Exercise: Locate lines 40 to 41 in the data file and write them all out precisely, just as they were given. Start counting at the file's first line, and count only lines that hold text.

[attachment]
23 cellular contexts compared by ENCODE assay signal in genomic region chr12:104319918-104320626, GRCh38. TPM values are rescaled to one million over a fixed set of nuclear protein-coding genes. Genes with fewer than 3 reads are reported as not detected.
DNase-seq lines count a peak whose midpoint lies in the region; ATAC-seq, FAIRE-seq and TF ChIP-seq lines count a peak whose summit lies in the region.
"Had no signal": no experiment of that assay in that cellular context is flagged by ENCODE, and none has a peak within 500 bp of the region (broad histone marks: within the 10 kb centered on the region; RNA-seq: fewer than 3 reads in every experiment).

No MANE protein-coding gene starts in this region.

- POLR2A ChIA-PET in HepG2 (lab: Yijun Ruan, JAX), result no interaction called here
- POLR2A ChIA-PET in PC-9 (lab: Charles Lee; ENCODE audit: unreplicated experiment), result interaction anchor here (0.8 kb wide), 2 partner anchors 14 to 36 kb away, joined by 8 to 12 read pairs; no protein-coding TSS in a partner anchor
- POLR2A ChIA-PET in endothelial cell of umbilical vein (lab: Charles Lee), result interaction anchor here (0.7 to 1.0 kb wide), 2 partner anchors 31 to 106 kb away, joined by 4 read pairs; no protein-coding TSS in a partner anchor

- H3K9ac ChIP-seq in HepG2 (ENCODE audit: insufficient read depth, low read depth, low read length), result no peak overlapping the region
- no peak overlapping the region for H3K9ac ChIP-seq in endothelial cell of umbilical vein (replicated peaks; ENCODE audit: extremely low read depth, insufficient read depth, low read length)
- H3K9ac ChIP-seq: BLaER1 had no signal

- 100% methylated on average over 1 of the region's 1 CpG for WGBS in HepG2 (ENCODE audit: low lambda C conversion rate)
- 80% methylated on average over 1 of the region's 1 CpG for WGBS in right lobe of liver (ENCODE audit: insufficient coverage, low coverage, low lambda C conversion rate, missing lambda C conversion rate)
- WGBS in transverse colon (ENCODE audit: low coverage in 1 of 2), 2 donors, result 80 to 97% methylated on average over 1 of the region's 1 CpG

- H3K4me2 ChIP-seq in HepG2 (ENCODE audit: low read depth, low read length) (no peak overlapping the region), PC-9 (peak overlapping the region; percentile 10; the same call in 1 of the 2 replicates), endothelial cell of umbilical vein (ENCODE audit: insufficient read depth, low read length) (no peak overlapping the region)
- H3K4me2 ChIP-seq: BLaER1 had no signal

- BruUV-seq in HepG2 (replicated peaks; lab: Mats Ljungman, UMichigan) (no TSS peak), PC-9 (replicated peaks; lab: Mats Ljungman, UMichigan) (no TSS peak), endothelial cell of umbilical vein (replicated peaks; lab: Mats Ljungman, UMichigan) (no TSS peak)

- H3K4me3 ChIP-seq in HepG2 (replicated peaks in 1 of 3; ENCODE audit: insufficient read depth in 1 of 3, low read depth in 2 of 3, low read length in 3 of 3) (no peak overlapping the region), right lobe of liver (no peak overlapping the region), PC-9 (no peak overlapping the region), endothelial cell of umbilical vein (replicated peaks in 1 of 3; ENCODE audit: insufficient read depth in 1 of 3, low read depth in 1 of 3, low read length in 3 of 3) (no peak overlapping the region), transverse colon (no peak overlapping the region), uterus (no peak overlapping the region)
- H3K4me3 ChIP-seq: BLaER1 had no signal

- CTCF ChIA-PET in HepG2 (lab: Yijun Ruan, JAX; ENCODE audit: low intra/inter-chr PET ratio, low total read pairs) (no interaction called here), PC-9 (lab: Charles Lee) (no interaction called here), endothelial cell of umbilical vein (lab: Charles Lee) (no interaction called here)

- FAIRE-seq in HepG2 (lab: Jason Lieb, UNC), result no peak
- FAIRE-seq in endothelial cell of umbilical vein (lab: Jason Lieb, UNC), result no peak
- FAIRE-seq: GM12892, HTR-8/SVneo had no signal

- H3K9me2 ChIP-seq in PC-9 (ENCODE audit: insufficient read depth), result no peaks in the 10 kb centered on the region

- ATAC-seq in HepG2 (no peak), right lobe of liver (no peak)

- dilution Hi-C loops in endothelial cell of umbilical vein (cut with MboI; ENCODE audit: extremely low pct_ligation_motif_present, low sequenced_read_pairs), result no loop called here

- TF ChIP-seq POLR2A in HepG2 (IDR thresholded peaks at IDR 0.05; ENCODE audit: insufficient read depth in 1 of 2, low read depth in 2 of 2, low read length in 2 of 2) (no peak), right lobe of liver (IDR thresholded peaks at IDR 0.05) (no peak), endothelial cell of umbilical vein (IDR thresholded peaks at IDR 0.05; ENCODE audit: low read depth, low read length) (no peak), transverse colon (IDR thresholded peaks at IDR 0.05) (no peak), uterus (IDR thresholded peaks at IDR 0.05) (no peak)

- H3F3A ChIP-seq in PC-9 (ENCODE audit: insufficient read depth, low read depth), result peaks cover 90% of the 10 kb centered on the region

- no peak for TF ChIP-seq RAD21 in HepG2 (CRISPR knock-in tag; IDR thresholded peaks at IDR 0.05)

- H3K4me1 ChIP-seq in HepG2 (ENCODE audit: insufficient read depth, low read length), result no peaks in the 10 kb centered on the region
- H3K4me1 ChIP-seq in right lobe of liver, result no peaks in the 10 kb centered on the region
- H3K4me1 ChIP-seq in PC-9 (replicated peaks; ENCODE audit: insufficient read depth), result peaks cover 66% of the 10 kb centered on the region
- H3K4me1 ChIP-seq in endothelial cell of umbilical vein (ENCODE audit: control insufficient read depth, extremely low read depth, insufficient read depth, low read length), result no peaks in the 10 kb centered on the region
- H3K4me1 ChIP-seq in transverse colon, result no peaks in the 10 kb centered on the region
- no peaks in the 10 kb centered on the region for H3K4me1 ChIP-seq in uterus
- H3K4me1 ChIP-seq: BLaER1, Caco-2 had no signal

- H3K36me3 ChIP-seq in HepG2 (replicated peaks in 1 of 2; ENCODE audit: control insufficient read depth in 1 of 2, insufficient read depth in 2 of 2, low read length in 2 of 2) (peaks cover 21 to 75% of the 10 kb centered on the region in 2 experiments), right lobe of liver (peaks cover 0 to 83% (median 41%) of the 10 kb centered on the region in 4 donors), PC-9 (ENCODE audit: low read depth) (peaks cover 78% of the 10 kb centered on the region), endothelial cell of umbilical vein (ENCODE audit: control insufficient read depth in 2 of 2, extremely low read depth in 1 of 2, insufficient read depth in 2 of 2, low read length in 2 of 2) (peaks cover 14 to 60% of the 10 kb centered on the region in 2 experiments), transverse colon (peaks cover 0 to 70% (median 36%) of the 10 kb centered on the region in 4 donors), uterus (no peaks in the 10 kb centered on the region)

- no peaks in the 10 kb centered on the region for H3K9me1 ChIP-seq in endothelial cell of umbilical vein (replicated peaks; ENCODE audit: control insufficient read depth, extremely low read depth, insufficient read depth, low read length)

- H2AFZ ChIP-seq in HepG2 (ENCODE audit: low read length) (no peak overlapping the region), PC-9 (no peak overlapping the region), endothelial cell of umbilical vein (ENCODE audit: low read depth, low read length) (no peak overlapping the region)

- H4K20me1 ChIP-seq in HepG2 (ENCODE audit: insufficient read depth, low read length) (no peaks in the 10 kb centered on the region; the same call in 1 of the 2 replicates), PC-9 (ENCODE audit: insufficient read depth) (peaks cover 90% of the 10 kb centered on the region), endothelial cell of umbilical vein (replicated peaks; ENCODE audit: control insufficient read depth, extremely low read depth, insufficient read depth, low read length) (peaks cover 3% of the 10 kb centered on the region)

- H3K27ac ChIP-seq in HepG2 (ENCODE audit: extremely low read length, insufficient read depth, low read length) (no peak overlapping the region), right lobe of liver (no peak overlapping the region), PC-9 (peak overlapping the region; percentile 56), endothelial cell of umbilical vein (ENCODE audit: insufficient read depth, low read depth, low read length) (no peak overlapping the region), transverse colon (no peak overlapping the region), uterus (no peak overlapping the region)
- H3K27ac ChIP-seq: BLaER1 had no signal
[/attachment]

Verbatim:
- H3K27ac ChIP-seq in HepG2 (ENCODE audit: extremely low read length, insufficient read depth, low read length) (no peak overlapping the region), right lobe of liver (no peak overlapping the region), PC-9 (peak overlapping the region; percentile 56), endothelial cell of umbilical vein (ENCODE audit: insufficient read depth, low read depth, low read length) (no peak overlapping the region), transverse colon (no peak overlapping the region), uterus (no peak overlapping the region)
- H3K27ac ChIP-seq: BLaER1 had no signal